Surfing has lots of slang associated with it, and even more technical terminology. Many people don’t realize that surfing all comes down to physics. It’s basically various forces interacting with each other. Now, we don’t want to bore you with all of the boring details, but what we’re looking at in this article is the term wave period. I’m sure if you’re into surfing, you’ve heard this term thrown around a lot.
What is the Definition of Wave Period?
Without over complicating things, wave period is the time it takes for two successive wave crests to reach a fixed point. Understanding this will help you to understand surf forecasts.
Why is the Wave Period Important?
The larger the wave period, the longer the wave has to accumulate energy and travel faster. This means that the wave is more likely to be able to cope with local winds and currents. For surfers, this normally indicates that the waves are faster and better-peeling. It can be hard to spot waves with large wave periods with the naked eye, but they often indicate that better waves are coming.
What do the Different Wave Periods Mean?
When you look at a surfing forecast, you will be given a figure (in seconds) for the wave period. In order to help you to decipher this, we’ve come up with a handy little table!
|Wave Period||What this means…|
|1-5 seconds||Poor surfing conditions and weak waves. The water will look unsettled and bumpy, but you will not be able to pick out individual waves.|
|6-8 seconds||Average surfing conditions with the possibility of offshore winds improving the wave quality.|
|8-10 seconds||Good surfing conditions. Medium-distance swells lend themselves for decent waves.|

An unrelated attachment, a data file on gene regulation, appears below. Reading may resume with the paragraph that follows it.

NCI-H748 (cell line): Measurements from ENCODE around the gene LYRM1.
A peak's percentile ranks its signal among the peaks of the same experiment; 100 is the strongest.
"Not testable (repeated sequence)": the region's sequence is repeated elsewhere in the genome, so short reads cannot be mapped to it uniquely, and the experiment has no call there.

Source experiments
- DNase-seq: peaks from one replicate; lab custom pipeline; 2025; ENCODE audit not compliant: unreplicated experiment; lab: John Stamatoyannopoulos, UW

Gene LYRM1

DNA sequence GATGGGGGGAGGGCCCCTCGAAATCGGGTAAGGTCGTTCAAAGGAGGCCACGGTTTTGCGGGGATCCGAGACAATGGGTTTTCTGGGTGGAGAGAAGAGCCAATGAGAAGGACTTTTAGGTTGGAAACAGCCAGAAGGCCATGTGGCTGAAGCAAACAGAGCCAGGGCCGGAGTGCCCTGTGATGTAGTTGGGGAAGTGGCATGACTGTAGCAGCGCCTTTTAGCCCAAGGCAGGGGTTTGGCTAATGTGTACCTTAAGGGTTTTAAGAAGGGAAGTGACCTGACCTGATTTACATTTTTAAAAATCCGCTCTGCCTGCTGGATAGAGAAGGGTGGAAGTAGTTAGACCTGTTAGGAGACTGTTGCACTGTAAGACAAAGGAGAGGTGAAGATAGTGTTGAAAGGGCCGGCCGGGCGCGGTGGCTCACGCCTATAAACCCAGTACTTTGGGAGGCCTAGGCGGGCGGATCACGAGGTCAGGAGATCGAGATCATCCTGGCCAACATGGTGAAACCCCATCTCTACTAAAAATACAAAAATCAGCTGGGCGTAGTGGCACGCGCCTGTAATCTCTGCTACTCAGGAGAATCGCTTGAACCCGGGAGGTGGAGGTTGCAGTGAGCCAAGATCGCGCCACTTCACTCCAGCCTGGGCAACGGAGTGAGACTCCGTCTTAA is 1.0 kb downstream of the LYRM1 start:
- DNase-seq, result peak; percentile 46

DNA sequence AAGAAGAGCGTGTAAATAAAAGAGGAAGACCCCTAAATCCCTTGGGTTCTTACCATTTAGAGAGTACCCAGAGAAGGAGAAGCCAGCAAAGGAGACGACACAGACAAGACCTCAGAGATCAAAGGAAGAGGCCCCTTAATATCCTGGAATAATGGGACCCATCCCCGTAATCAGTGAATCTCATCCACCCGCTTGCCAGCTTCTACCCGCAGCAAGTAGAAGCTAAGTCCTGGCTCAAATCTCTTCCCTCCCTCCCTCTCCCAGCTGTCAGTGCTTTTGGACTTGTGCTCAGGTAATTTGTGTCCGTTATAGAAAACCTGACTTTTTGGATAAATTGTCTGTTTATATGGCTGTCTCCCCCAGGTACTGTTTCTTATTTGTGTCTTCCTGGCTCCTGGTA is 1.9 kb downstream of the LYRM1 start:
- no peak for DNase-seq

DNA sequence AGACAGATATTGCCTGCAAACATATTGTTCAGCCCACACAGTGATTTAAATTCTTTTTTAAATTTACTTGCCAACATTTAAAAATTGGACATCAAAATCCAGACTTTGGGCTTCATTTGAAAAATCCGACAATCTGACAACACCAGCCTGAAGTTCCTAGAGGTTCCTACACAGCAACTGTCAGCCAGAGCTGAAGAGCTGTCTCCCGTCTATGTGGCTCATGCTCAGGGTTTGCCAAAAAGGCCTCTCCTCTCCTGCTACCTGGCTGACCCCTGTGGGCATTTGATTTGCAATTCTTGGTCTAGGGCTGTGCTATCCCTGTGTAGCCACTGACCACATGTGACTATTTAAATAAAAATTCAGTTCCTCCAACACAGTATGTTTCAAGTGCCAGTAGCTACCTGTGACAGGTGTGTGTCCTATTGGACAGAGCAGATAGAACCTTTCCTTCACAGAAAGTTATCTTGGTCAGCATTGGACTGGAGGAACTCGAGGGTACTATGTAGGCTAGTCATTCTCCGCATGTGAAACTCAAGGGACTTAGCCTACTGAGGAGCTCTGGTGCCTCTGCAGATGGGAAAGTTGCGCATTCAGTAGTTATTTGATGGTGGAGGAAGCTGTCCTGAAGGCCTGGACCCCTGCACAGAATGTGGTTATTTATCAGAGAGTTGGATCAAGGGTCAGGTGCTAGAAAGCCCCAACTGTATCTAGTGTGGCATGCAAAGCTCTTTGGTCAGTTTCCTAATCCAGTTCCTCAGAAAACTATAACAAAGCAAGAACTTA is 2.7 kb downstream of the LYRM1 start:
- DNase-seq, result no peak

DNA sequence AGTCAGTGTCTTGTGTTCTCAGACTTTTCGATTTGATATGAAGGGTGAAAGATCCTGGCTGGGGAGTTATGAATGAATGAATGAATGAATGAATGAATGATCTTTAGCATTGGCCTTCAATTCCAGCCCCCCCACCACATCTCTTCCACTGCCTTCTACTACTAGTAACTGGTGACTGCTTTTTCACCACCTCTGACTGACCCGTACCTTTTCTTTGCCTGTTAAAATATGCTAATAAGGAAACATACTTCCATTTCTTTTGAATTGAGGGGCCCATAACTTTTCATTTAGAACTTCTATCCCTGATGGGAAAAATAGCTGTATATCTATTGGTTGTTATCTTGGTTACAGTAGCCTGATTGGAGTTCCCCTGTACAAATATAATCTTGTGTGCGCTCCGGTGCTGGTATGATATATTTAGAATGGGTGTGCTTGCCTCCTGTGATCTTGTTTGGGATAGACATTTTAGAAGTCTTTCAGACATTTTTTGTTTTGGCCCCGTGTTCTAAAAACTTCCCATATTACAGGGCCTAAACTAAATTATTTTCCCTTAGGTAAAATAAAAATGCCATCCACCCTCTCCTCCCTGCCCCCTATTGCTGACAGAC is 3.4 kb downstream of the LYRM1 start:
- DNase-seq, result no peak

|10-12 seconds||Very good surfing conditions. The waves generated will lead for a great surf session.|
|13+ seconds||Excellent conditions. These waves will be epic! Grab your board and head to the beach.|
The Science Behind Wave Periods
There is more to understand about wave periods before you can quickly and simply decipher the surfing forecast. Waves can have two different types of swell: groundswell and wind swell. These terms refer to how the wave was made. Groundswell waves are created when waves are generated far away from the coast and wind swell waves are formed by local winds near to the surfing spot.
Usually, groundswell waves are better for surfing as they have had time to generate more energy, so they tend to break cleaner. Wind swell waves have the tendency to be more choppy and difficult to surf.
So, how does this link to ‘wave periods’?
Well, wave periods are sometimes known as ‘swell periods’, so this should give you a bit of insight into the link. Strictly speaking, the larger the wave period, the better the wave. Waves with shorter periods are usually created by local winds, meaning that they are probably wind swell waves. Alternatively, the waves with larger wave periods are created further off the coast, often as a result of high winds and storm weather.
There is much more to a quality surf session than wave periods. That is why the forecasts include other aspects, such as; wind speed, primary swell, secondary swell, and the weather. All of these factors interact to change the quality of the surfing spot at a given time.
What a 10/10 wave is for an experienced surfer, may not be for one with less experience. Just because the forecast says that the waves are going to be epic at 10am tomorrow, does not mean that this is the best time for you to grab your board. What more experienced surfers regard as ‘flat’, is often a good training ground for beginners and improvers.
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